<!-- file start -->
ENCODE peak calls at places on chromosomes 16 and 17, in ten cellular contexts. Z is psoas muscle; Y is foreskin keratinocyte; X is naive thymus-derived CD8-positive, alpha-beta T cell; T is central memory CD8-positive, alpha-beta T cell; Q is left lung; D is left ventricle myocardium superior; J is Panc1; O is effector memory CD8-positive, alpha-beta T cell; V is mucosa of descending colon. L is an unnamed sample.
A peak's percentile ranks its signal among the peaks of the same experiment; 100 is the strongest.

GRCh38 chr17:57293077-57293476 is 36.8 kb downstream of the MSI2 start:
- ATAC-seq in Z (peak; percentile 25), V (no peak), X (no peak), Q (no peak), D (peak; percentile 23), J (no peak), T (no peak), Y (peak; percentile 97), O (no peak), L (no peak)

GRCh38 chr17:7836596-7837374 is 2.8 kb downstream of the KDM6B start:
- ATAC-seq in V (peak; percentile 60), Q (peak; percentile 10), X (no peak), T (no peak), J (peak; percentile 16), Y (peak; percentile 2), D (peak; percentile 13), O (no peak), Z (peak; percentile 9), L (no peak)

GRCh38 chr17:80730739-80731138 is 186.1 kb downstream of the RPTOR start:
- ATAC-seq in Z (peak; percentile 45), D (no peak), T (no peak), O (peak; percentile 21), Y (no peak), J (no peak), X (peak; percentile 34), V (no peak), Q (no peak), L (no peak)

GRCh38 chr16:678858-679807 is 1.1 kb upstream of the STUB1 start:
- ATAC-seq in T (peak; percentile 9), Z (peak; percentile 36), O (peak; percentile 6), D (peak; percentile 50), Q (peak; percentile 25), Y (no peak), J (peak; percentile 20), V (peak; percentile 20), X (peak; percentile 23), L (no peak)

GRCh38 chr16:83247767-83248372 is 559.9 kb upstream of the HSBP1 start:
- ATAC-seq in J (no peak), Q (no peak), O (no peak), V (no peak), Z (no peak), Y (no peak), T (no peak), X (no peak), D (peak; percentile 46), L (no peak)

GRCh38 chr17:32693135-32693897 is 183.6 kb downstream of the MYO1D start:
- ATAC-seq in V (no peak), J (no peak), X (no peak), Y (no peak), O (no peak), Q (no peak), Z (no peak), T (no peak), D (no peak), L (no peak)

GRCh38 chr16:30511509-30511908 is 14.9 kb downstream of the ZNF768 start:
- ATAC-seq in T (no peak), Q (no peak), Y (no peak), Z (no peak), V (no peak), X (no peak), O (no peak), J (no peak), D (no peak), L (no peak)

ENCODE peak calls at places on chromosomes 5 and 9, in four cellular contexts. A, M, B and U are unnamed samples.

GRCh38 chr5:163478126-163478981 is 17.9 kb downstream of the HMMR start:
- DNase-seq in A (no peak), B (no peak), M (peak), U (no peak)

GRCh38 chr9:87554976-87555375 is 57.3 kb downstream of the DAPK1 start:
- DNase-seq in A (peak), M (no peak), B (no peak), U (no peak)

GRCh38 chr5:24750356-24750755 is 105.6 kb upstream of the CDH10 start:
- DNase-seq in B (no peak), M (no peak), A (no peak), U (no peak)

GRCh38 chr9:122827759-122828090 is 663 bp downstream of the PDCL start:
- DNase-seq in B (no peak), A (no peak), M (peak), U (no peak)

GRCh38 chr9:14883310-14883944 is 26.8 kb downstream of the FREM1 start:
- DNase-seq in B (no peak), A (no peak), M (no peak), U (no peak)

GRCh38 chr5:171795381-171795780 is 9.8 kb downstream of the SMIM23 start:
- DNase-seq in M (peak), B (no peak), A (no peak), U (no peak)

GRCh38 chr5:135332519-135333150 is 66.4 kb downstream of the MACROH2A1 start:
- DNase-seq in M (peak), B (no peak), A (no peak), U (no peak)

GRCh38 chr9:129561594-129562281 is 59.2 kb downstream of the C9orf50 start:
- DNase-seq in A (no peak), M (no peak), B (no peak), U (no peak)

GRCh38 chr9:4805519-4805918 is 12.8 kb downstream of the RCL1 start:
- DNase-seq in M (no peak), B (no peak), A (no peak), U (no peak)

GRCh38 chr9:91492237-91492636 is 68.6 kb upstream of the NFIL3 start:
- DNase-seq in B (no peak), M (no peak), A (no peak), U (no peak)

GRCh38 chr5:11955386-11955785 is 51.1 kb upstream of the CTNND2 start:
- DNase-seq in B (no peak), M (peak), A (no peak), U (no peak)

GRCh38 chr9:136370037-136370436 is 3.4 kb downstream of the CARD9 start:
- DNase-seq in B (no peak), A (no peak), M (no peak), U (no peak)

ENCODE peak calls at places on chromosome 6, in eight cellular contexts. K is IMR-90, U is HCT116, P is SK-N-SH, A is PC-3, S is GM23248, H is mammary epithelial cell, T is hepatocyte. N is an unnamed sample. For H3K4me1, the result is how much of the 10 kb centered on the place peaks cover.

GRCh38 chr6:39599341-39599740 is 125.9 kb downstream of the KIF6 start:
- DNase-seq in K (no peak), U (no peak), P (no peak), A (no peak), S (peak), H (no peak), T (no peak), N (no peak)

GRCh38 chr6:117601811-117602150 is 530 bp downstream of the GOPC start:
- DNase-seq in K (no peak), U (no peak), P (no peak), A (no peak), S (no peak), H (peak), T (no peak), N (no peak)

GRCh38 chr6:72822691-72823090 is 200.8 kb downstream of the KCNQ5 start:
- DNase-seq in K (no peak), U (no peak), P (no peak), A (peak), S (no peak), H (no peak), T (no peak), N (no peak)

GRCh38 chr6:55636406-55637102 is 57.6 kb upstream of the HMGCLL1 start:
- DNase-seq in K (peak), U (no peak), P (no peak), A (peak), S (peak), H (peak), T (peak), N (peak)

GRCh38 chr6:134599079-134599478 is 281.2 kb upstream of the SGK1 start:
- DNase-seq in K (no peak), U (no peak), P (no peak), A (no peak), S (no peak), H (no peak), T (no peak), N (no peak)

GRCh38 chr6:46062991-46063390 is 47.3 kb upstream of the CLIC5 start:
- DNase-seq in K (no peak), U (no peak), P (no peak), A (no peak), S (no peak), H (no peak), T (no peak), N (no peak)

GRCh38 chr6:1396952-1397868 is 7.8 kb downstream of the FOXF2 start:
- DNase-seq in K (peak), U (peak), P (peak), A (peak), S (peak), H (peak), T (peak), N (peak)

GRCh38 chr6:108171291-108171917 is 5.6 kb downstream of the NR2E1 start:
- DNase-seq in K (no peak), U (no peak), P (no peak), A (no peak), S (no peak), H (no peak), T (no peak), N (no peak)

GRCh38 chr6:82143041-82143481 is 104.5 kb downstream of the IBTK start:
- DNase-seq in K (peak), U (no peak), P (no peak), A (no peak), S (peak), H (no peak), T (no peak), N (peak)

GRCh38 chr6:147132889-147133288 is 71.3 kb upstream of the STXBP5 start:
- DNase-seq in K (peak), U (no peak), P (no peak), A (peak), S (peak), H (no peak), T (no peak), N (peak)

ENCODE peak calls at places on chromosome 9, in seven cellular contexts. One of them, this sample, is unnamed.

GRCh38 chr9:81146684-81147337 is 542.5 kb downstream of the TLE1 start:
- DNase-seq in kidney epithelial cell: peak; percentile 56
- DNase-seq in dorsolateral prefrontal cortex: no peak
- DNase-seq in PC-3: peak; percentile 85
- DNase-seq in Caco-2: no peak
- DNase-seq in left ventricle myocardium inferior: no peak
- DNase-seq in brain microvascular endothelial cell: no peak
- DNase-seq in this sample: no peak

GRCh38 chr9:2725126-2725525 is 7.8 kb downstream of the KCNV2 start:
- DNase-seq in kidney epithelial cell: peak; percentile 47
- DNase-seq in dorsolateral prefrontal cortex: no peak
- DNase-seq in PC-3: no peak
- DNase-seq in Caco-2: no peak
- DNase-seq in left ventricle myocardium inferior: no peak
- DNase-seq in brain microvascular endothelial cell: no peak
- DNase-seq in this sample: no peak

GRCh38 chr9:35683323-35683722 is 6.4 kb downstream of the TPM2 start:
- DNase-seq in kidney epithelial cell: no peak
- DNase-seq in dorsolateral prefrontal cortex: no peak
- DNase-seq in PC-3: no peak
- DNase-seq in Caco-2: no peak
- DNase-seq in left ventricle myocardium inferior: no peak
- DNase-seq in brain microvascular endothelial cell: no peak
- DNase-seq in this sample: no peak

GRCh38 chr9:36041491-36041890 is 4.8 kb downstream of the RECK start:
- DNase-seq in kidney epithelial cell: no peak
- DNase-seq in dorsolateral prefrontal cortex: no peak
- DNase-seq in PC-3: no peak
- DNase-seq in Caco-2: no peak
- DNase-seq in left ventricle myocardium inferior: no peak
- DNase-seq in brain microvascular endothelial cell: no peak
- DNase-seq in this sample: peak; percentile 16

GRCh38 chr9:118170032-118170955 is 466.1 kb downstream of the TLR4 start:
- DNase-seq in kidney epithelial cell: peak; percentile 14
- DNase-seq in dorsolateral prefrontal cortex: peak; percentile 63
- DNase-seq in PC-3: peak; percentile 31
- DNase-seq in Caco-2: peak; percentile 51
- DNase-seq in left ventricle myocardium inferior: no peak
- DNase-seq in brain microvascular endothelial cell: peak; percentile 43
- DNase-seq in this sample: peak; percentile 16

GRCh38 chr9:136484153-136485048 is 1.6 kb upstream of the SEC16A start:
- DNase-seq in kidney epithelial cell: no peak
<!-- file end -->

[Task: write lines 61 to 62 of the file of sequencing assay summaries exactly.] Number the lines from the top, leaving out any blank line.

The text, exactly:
GRCh38 chr6:147132889-147133288 is 71.3 kb upstream of the STXBP5 start:
- DNase-seq in K (peak), U (no peak), P (no peak), A (peak), S (peak), H (no peak), T (no peak), N (peak)